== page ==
As Global Supply Chains Grow, the World Economy Braces for Contraction
The global economy has never been more connected. Supply chains today reach across borders and around the world, connecting materials and products to suppliers and consumers in an unprecedented way. And although this concept of the global marketplace has brought plenty of positives with it, it also means that global participants share hardships as well. Nothing exemplifies this quite like the coronavirus pandemic.
COVID-19 has affected every country in its own unique way. In many cases, the effects of one country have rippled over to others — often via supply chains and trade relationships. The result is shaping up to be an unprecedented level of contraction for world markets.
Global contraction is imminent
According to the World Bank, the global economy will shrink by 5.2% in 2020 — the deepest recession in more than 80 years. The reason for this substantial pullback is obviously COVID-19, but many economists are quick to point out that the contraction is compounded by broad disruption to global supply chains.
Consider some of the world’s largest bilateral trading partners. The United States and China. Germany and the European Union. The United Kingdom and the United States. Italy and the European Union. These partnerships represent hundreds of millions (or billions) of goods that cross borders, imported and exported. Now, consider the most recent projects for the GDP contraction of these countries in 2020:
- The United Kingdom has already reverted to 2002 figures, contracting 20% this year.
- China’s economy shrunk for the first time in decades, forfeiting 6.8% so far.
- Germany’s GDP fell 2.2% in the first quarter and is expected to contract another 10%.
- Italy experienced a 9% contraction that could reach 13% in upcoming months.
The United States is right there, too, posting a GDP decline of 4.8% in the first quarter and expectations to nearly double that decline by the end of the year. It’s plain to see that economies around the world — particularly trade partners — have been battered.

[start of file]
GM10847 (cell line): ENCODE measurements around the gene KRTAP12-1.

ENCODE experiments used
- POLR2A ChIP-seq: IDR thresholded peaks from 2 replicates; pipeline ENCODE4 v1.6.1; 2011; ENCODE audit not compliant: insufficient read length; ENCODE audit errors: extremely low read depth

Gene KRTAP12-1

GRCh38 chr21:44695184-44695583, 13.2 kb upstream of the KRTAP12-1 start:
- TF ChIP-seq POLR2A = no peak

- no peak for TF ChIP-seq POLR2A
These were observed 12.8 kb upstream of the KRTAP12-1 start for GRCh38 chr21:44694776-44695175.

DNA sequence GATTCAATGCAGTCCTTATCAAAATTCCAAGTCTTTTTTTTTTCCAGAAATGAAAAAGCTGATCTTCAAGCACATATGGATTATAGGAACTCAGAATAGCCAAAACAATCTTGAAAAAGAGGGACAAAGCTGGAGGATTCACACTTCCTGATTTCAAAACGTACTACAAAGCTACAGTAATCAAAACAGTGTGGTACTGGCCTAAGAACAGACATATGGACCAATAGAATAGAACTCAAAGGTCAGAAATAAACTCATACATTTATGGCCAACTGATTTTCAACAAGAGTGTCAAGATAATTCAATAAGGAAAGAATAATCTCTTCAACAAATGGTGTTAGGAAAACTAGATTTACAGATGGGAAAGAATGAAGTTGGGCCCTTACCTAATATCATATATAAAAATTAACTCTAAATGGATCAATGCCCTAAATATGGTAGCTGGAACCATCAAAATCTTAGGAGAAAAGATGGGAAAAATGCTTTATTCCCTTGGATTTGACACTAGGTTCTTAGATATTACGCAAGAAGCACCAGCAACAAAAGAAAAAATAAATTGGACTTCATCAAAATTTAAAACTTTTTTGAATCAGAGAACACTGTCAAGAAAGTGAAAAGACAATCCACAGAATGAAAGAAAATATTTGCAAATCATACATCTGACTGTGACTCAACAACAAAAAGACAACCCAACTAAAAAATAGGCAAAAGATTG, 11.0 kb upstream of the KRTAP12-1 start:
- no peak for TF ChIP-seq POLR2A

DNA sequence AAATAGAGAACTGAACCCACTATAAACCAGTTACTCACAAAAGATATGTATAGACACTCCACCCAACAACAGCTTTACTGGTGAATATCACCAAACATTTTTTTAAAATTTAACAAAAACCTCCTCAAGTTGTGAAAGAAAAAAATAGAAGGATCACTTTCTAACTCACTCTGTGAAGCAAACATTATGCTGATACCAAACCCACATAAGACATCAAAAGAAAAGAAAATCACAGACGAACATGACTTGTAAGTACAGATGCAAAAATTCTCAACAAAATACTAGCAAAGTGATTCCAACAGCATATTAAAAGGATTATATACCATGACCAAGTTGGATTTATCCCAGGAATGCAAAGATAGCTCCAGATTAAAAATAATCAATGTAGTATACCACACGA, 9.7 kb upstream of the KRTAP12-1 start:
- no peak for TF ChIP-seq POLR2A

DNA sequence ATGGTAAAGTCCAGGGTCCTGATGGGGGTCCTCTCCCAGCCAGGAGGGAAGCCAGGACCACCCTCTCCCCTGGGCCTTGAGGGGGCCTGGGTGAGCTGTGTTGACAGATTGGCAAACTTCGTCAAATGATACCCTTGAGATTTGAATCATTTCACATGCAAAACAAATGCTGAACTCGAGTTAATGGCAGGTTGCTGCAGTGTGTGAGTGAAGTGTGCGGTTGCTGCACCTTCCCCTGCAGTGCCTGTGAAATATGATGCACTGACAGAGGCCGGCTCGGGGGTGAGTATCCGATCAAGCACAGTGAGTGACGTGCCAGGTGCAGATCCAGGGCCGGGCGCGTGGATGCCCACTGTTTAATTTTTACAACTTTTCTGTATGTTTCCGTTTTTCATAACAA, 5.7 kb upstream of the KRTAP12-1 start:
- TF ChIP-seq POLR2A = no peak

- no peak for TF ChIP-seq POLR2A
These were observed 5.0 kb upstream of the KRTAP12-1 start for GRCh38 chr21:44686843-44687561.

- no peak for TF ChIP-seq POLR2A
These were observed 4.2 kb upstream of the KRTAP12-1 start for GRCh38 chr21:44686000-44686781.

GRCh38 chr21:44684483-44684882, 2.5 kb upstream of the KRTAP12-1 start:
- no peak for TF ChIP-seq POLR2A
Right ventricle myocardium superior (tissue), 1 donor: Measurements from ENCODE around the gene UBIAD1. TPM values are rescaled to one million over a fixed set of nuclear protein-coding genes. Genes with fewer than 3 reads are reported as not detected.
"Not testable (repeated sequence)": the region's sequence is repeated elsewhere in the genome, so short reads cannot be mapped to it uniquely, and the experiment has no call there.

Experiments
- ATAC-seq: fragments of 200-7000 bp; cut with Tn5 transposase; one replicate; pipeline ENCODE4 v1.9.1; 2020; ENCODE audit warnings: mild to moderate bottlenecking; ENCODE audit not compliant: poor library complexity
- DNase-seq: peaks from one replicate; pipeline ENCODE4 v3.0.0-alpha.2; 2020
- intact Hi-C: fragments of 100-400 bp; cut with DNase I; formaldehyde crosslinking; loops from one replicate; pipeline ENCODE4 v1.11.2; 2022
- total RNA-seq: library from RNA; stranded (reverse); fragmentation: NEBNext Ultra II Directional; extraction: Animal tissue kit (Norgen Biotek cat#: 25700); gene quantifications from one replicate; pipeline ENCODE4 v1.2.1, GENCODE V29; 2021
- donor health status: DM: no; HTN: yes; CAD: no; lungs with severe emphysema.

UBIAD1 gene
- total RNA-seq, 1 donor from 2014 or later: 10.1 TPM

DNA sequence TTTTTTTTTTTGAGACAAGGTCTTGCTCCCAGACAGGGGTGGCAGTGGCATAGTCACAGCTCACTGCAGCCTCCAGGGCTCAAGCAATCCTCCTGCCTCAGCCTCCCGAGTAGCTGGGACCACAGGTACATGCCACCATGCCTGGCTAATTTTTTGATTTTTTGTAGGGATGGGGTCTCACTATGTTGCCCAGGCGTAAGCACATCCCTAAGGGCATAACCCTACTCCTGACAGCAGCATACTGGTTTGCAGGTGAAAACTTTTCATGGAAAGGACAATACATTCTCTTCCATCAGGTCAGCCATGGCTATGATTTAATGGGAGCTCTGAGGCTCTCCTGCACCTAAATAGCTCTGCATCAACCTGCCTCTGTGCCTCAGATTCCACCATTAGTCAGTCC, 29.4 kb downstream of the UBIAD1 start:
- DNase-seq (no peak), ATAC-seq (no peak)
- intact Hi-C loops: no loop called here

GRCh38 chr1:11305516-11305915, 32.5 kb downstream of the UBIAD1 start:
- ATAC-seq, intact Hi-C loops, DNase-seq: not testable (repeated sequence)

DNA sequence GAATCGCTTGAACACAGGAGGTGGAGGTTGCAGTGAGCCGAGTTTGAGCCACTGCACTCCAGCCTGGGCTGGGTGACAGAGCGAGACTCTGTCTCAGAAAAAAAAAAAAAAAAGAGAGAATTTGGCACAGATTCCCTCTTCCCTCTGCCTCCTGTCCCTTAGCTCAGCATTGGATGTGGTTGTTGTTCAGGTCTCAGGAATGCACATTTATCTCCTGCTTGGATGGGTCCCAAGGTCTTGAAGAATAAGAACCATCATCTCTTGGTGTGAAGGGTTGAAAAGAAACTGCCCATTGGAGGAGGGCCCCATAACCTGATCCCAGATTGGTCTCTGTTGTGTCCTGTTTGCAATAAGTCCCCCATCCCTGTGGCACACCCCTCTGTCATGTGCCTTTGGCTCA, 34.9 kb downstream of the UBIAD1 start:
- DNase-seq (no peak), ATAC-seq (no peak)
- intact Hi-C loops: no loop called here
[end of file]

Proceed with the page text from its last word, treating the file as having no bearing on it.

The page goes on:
Supply chain development efforts continue
Coronavirus’ dismantling of global supply chains has manufacturers seeking to rebuild them with smarter tactics and contingencies. The problem is, depressed economies have made it difficult. Trying to find an aluminum supplier outside of China is difficult when Russia and Canada are scrambling to buoy their domestic supply chains, for example.
Despite the headwinds, more complex, robust global supply chains might just be the key to rebuilding the global economy. Opening borders, facilitating trade, and stretching value streams across multiple countries all facilitate dollars and jobs, which contributes to growth. Manufacturers who take the time to diversify supply chains and forge new partnerships across the globe will be rewarded not only with more stable value streams, but healthier trade partners. As the old adage goes, “a rising tide lifts all boats.”
Rebuilding manufacturing supply chains won’t happen overnight and will only get more difficult as the global economy contracts further. Manufacturers need to seize opportunities for supply chain diversification and strengthen partnerships with suppliers and customers around the world. The opportunity is now.